Australia’s foremost Catholic has never been shy of controversy. This week, Cardinal George Pell was again the subject of scrutiny, as the latest round of hearings at the Ballarat royal commission into child sex abuse raised fresh concerns about Pell’s level of complicity in crimes committed decades ago.
Pell has repeatedly denied any knowledge of the systemic sexual abuse that occurred in the Ballarat area during his tenure at St Alipius Parish School between 1973 and 1983. During this time, Pell lived in the same presbytery house as vile sexual predator, and defrocked Christian Brother, Gerald Francis Ridsdale, who abused over 200 children across 20 years.
It is also unclear how much of a hand Pell had in transferring Ridsdale out of the Mortlake parish—the paedophile was repeatedly moved from church to church right across Australia, and re-offended at every location. Pell was present, according to the minutes of a September 1982 meeting of the Diocesan Consultors Committee, in which local clergy leaders decided to transfer Ridsdale, for reasons that it had become “necessary”. Many have argued that the Committee (including Pell) knew full well of Ridsdale’s transgressions and, in protecting the Church, abetted Ridsdale’s drive to rape and molest more and more Australian children.
Ridsdale testified via video link at the hearings last week, claiming Pell knew nothing about his crimes. However, several other survivors called out Pell in their testimonies, arguing it was “inconceivable” that he was oblivious to the abuse. Ridsdale’s nephew and victim, David Ridsdale, claimed he phoned Pell in February 1993 to inform him of his uncle’s abuses: “I want to know what it will take to keep you quiet,” Pell allegedly responded, a bribe he denies.
Footage of Pell accompanying Ridsdale “in a priestly act of solidarity” to his first appearance before criminal courts in 1993 has done little to temper the growing allegations.
If it’s true that Pell knew, and played a role in covering up these crimes of Ridsdale (or any other member of the active paedophile ring in the Ballarat area) the scandal reaches right to the top of an already beleaguered Catholic Church. Pell is currently the Vatican’s third-most-powerful official: last year, he was called up to the big league to whip the Holy See’s messy finances into shape.
Pell is rapidly becoming a headache for Francis. The Pope’s hand-appointed commissioner for the protection of minors, Peter Saunders, claimed earlier in the week in an interview with 60 minutes that Pell “has a catalogue of denigrating people, of acting with callousness,” and in his approach to sex abuse victims, has a “cold-heartedness” and “almost sociopathic” lack of care.
“Pell has a history of playing down and denying the claims of sex abuse in the Church. During his tenure as Archbishop of Sydney, he was frequently blasted for using aggressive tactics to discourage victims’ lawsuits, prioritising the protection of the Church and its assets.”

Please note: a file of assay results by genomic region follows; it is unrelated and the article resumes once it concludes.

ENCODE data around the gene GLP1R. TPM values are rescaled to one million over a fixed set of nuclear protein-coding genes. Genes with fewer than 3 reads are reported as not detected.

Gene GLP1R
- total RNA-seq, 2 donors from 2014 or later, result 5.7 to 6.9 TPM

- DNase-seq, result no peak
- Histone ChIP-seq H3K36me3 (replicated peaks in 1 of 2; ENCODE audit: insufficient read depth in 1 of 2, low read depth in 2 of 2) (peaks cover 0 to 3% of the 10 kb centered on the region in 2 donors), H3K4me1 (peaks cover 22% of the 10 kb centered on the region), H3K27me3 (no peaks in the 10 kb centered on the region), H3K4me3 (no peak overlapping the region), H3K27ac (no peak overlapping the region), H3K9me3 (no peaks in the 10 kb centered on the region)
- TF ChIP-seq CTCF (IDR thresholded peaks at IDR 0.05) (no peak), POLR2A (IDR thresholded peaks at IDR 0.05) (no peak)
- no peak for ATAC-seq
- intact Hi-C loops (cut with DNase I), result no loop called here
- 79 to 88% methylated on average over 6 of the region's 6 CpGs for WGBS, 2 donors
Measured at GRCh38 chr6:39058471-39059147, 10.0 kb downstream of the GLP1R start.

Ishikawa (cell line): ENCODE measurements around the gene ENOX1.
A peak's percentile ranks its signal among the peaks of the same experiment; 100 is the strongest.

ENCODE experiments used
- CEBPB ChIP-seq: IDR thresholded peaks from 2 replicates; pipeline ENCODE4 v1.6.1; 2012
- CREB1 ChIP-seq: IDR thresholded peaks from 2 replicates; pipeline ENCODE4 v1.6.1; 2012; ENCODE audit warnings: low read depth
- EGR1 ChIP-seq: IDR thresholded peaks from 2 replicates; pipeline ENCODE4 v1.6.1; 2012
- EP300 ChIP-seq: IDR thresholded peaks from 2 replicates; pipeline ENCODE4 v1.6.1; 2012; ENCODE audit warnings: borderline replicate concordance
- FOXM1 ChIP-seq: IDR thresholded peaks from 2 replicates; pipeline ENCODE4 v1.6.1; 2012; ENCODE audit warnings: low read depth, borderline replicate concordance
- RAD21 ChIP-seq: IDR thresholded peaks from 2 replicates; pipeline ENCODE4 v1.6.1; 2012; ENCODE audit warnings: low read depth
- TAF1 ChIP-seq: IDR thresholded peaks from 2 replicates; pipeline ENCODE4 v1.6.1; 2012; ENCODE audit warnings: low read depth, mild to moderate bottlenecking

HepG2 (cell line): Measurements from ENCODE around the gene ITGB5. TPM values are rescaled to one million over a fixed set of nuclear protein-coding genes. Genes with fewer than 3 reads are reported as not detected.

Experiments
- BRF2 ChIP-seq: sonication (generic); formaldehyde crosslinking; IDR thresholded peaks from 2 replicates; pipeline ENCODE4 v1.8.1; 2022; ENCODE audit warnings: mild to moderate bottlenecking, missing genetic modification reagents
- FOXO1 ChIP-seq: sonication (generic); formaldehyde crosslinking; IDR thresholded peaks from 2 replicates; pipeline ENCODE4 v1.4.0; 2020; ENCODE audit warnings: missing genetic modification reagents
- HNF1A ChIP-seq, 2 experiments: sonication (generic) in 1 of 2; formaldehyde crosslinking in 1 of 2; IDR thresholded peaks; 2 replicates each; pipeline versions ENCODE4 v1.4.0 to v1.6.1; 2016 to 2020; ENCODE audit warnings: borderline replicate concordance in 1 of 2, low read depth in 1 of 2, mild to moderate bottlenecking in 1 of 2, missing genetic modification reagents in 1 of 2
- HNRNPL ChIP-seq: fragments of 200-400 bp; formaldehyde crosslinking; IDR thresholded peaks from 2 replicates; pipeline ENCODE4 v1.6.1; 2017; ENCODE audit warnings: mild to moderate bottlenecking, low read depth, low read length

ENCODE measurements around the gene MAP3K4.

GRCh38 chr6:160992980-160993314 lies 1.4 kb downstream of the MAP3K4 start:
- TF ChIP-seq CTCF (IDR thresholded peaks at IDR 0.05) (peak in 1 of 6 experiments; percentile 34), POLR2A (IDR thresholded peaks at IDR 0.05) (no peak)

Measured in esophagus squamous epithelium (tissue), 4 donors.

According to Saunders, if Pell was allowed to remain in his position of power, he would be “…a massive, massive thorn in the side” of the papacy, particularly given the reformist Pope Francis’s agenda to lead a more humanistic, transparent Church, while righting the past wrongs done in its name.
Pell’s supporters—such as Melbourne Archbishop Denis Hart, right wing commentator Gerald Henderson, PM Tony Abbott, and most recently, seven of Australia’s most senior clergy—continue to defend the Cardinal’s character, highlighting his role as the first leader to formally reach out locally to victims of abuse. While his approach might be direct, they argue, and he has admittedly made mistakes, his compassion should be unquestioned. Andrew Bolt has repeatedly referred to the criticism of Pell as a modern day “witchhunt”.
Many others aren’t convinced. Pell has a history of playing down and denying the claims of sex abuse in the Church. During his tenure as Archbishop of Sydney, he was frequently blasted for using aggressive tactics to discourage victims’ lawsuits, prioritising the protection of the Church and its assets. As SBS recently put:
(Pell) has been accused of being more worried about the reputation and finances of the church than the welfare of his flock who were harmed by the very people meant to care for them
While Pell was instrumental in setting up the 1996 Melbourne Response—the Church’s first formal outreach initiative to sex abuse victims—it was later lambasted for not only lacking transparency, but treating victims threateningly and lacking in basic compassion. In 2012, he also argued that priests who hear confessions from child sex abusers are bound by the Catholic Seal of Confession, forbidden to forward information to the police.
The Cardinal responded this week with legal threats over Saunders’s “false and misleading” claims. Meanwhile, a recent change.org petition drew 55,000 signatures from Australians demanding his return to respond in person to the latest victim testimony. The commission has formally requested he return to Ballarat in late 2015 for the second round, which he has agreed to. When he does, there’ll be more than a few burning questions about what he knew—and what he did or didn’t do.